Open Social Scholarship Annotated Bibliography/Section I: Forms of Open Knowledge

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Open Social Scholarship Annotated Bibliography
Section I: Forms of Open Knowledge (Overview) Forms of Open Knowledge and their History →

Section Overview[edit]

The “Forms of Open Knowledge” section addresses the circulation of open knowledge in digital and non-digital environments. The entries in this section are divided into categories that showcase different forms of knowledge creation and dissemination, including historical instances of open knowledge, major shifts in knowledge production in the Western world, and contemporary manifestations of knowledge creation in the digital medium. Included authors share the conviction that knowledge is a universal human right, and that it should be accessible to all. Resources in this category tie some of the early instances of open knowledge to the development of public libraries. Other, more contemporary forms of open knowledge are explored in the context of scholarly communication, as well as open access and open source movements beyond academia. The infrastructure of these movements has been built through the commitment of organizations, such as the European Organization for Nuclear Research (CERN, responsible for the open protocols of the Internet) and the Free Software Movement (defense for the stability of open structures). A general increase in access to knowledge on a global scale is one of the defining characteristics that distinguishes the contemporary world from that of previous generations (Kelty 2008).

The majority of the 157 entries in this section were published after 2000; each of the five categories showcase between 12 to 47 annotations:

  1. Forms of Open Knowledge and their History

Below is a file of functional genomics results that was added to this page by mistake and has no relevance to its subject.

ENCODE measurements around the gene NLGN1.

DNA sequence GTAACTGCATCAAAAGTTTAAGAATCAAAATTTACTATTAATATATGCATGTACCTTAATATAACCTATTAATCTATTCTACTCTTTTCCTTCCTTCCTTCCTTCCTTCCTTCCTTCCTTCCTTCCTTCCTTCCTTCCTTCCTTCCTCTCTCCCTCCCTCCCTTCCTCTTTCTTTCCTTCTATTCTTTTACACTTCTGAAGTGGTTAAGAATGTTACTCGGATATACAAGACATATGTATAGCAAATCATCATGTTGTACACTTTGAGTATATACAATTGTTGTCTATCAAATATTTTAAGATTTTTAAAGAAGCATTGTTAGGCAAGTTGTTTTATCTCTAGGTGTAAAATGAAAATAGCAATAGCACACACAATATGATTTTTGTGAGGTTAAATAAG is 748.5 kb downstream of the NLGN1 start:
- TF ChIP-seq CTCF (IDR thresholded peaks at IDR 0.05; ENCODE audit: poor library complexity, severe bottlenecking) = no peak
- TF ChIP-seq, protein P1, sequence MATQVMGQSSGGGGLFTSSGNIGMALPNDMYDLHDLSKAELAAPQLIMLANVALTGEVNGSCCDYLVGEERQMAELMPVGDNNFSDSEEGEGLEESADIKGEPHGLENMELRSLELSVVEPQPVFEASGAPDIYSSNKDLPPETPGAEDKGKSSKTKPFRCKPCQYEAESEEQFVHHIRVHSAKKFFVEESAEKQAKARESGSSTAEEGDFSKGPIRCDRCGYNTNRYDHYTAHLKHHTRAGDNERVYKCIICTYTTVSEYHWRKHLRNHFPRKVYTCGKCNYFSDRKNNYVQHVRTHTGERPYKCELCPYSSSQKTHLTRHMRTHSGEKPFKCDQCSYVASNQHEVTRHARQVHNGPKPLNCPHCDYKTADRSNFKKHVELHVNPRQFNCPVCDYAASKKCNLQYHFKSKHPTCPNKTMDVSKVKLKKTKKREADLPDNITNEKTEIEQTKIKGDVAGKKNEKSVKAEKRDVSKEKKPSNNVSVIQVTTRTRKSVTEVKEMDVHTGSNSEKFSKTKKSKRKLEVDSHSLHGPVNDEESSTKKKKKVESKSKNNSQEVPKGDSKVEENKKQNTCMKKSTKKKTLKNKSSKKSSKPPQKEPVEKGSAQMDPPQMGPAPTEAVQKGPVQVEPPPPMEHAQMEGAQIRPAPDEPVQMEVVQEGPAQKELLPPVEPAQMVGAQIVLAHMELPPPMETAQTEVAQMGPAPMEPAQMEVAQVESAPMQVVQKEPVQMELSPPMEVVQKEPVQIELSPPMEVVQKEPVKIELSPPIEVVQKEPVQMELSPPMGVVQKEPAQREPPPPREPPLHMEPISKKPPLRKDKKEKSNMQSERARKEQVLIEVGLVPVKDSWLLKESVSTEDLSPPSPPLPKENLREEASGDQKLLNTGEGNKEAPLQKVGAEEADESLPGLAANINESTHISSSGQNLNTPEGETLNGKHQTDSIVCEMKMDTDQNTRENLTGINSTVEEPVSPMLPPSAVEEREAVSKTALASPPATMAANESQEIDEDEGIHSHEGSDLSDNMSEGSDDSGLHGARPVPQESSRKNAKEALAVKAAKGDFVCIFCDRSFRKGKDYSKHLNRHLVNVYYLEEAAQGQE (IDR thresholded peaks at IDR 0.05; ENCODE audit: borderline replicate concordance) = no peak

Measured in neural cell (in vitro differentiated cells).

2. New Modes of Scholarly Communication
  3. Open Access
  4. Open Source
  5. Open Data

Some of the key historical moments in the formation and cementing of open knowledge are addressed in the “Forms of Open Knowledge and their History” category, including the development of the public library system in the Western world; the switch to journals from private letters as a means of sharing knowledge, marked by Philosophical Transactions; and the rise of the philosophy of public access in seventeenth-, eighteenth-, and nineteenth-century institutions. The second category, “New Modes of Scholarly Communication,” traces the evolution of scholarly communication with the advent of the digital age, focusing on the means by which knowledge is produced and disseminated as a result of open access culture. “Open Access” is the movement and practice addressed in the third category, which aligns itself with the ideology that knowledge is a human right and should be accessible to anyone with Internet access. This position is justified by authors who offer practical paths for successfully implementing open access in a capitalist society. By collating resources related to the umbrella term “Open Source,” the fourth category generally refers to the practice of openly sharing, modifying, and reusing software code. Initiatives such as the Free Software Movement and the Open Source Movement have played an important role in the current structure of the Internet and continue to be prominent voices defending the interest of users in contemporary debates about the accessibility of the web (Kelty 2008). This category also includes the development of Open Source programming, from its origins in Linux and Apache, to its potential for collaborative software development (Godfrey and Tu 2000; Hars and Ou 2001; Lerner and Triole 2002). Resources range from the theoretical to the technical to the political. The fifth and final category, “Open Data,” includes resources that debate making research data publicly available and usable. This category also explores the motivations for institutions and researchers to openly publish, or refrain from publishing, their data (Murray-Rust 2008; Piwowar and Vision 2013).

References[edit]

  • Godfrey, Michael W., and Qiang Tu. 2000. “Evolution in Open Source Software: A Case Study.” In ICSM '00 Proceedings of the International Conference on Software Maintenance (ICSM '00). Washington, DC: IEEE Computer Society.
  • Hars, Alexander, and Shaosong Ou. 2001. “Working for Free? - Motivations of Participating in Open Source Projects.” In Proceedings of the 34th Hawaii International Conference on System Sciences (2001). Washington, DC: IEEE.
  • Kelty, Christopher M. 2008. Two Bits: The Cultural Significance of Free Software. Durham: Duke University Press.
  • Lerner, Josh, and Jean Tirole. 2002. “Some Simple Economics of Open Source.” The Journal of Industrial Economics 50 (2): 197–234.
Open Social Scholarship Annotated Bibliography
Section I: Forms of Open Knowledge Traditional Forms of Open Knowledge and their History →